SMED; A Different Perspective

A lot of people already know about Single Minute Exchange of Die (SMED), which is sometimes called Quick Changeover, and the traditional application of it. But anyway, I will briefly explain about the methodology and how to apply it. And then I will tell you about a case where I really had to turn everything concerning SMED on the head. At least in my own head.

The SMED methodology

The SMED methodology has been in use for a long time now. It originates from Japan and has been used in Toyota for many decades. Shigeo Shingo is the originator of the methodology and he is known for reducing the changeover times on presses and other machines with up to 94%. These types of results woke the general interest in learning how to reduce change over times in companies all over the world. Especially companies that want to apply the JIT (Just In Time) philosophy where you want to deliver in smaller lot sizes to satisfy the costumers demand. That often means you have to change products over more often and therefore you want to reduce your change over time.

The idea behind SMED is super simple: you want your machine to stand still as little time as possible! That’s it! The less time you spend changing over the more capacity you can free up to run the machine. The methodology is quite simple as well: you work intensely on moving all other activities than the actual changeover to be done either before or after the changeover activity. The activities where the machine needs to stand still are called “Internal” and the activities that can be done before or after are called “External”.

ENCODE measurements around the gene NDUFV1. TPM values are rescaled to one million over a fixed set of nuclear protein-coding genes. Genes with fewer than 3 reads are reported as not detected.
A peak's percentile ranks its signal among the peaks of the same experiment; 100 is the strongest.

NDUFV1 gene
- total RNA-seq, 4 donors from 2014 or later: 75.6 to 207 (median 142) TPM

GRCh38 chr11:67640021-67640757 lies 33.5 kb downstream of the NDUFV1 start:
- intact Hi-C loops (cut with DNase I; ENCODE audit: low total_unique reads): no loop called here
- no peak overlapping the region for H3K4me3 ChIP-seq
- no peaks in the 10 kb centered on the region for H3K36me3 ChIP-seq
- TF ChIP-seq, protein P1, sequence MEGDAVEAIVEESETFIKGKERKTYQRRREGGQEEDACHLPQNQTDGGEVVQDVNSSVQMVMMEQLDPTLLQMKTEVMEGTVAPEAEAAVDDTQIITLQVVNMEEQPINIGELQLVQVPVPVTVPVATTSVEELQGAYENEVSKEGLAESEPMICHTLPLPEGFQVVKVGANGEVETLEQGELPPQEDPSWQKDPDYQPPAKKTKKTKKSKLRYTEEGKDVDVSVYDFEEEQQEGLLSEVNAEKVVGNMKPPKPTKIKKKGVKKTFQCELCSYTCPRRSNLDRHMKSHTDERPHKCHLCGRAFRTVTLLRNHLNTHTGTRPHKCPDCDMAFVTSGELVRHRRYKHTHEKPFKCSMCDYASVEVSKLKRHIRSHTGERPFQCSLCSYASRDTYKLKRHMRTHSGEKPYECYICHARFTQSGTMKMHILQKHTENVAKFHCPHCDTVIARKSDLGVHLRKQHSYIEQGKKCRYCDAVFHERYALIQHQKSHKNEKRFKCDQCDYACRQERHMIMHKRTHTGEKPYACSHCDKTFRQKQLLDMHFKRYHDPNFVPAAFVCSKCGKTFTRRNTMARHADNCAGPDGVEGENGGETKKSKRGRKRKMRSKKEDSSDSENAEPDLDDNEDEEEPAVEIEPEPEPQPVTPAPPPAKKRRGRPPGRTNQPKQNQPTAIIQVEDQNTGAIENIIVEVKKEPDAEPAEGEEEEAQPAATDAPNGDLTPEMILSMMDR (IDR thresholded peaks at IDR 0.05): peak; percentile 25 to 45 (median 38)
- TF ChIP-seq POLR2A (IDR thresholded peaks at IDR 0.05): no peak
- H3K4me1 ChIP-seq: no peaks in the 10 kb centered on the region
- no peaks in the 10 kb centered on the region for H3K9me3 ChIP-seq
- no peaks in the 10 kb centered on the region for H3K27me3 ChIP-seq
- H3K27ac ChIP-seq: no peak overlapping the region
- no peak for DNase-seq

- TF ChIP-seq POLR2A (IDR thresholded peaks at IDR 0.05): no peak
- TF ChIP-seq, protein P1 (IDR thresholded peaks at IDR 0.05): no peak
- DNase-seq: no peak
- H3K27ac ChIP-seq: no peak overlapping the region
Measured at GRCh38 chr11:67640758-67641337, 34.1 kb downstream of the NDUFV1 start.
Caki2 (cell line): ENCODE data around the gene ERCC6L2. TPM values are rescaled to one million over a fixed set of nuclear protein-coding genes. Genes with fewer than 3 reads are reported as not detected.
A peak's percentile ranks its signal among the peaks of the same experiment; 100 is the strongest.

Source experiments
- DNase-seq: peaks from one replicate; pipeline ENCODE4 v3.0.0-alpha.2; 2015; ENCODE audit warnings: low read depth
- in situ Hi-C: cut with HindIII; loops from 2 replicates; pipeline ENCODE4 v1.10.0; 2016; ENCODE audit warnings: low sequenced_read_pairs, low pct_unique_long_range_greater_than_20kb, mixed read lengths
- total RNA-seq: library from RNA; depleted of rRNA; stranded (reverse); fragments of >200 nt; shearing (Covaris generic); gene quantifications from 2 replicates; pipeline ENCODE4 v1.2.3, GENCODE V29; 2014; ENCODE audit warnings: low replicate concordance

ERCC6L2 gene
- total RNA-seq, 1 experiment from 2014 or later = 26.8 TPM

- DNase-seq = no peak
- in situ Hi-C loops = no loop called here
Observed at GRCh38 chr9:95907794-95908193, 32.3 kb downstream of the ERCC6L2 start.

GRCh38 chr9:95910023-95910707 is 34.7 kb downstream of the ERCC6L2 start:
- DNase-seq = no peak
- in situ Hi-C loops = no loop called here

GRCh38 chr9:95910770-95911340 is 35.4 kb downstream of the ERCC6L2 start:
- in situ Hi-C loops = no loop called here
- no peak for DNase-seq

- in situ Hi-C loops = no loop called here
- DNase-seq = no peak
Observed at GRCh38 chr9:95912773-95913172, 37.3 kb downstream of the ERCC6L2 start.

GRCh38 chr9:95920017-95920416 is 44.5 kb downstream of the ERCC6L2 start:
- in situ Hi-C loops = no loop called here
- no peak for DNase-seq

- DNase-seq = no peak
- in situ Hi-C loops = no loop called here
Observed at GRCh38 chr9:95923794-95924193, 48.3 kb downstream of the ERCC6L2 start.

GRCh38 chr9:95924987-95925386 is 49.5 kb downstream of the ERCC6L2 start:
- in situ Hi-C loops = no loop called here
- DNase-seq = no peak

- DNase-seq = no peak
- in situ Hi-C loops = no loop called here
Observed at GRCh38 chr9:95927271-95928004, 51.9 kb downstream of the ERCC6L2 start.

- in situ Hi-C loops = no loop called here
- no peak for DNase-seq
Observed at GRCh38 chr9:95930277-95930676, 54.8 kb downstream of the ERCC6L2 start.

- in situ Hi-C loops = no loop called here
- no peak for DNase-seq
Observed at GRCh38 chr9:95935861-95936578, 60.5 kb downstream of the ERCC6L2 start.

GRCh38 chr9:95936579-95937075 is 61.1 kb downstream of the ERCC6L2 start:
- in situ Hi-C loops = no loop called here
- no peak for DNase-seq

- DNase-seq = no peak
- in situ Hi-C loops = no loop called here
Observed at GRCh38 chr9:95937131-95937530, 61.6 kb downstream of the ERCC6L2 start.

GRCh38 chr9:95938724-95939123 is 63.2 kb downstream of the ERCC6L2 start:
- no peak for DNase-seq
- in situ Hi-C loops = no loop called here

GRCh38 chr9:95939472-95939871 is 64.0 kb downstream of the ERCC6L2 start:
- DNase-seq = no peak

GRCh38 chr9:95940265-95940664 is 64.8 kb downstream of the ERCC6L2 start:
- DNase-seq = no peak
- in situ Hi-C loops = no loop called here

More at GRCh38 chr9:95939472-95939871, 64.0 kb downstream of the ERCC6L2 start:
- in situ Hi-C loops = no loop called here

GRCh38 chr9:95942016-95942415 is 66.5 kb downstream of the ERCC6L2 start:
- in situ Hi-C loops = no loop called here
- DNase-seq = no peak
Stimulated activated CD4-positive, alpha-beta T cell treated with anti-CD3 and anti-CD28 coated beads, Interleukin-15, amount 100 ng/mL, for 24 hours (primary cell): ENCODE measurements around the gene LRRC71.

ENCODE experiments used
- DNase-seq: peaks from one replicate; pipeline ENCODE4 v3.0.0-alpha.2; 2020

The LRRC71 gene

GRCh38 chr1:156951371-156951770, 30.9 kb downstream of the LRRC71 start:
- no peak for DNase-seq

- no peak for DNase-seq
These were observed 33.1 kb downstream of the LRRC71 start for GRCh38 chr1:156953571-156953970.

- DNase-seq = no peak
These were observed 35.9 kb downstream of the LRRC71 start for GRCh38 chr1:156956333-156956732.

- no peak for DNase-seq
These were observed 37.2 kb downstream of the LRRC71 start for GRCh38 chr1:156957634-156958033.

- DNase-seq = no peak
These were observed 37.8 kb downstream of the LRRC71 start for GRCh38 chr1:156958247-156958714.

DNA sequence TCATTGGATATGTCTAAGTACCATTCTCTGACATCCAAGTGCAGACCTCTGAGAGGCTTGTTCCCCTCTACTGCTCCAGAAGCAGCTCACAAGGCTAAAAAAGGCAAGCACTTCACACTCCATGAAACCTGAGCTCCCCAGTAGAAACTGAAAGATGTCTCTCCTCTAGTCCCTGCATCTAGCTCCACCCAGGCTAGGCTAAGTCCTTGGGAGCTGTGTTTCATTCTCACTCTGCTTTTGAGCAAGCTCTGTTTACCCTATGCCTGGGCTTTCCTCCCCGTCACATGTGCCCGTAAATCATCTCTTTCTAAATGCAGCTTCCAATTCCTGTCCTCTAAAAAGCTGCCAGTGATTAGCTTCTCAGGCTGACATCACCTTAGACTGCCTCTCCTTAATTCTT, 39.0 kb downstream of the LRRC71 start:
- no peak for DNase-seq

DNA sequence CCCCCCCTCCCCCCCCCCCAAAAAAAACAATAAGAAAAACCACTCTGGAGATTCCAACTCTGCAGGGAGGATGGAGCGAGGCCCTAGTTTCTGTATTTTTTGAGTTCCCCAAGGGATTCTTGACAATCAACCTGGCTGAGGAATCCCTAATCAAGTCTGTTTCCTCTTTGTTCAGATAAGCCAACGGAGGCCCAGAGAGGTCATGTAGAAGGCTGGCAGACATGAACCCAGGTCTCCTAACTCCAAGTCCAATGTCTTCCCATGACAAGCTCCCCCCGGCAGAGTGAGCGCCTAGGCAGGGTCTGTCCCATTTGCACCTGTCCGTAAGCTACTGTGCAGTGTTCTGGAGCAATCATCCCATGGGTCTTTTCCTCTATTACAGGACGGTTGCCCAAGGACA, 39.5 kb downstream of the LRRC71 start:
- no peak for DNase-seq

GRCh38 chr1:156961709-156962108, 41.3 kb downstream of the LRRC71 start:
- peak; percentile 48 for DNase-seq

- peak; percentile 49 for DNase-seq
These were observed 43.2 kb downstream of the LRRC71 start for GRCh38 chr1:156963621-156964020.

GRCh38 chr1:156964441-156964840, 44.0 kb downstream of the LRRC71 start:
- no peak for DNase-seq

There are six activities in the SMED methodology:

  1. Map and time all activities
  2. Separate activities in internal and external activities
  3. Convert internal activities to external (where possible)
  4. Streamline remaining internal activities to minimize change over time
  5. Streamline all external activities
  6. Document and train operators in the new process

So needless to say, the critical resource is time and we therefore want to reduce the time the machine is stopped to a minimum.

A different perspective on changeover times and SMED

This brings me to the case that I wanted to talk about. The industry is railway and the work is maintenance. What happens is (as happens with your car as well) that at some certain point in the life of a train is has to go into service, for instance each 50.000 km, 100.000 km, 300.000 km. Depending on the mileage the service contains different activities. In this case at let’s say each 100.000 km the train set needs to change its motor unit. The motor unit contains the motor and other essential functionalities.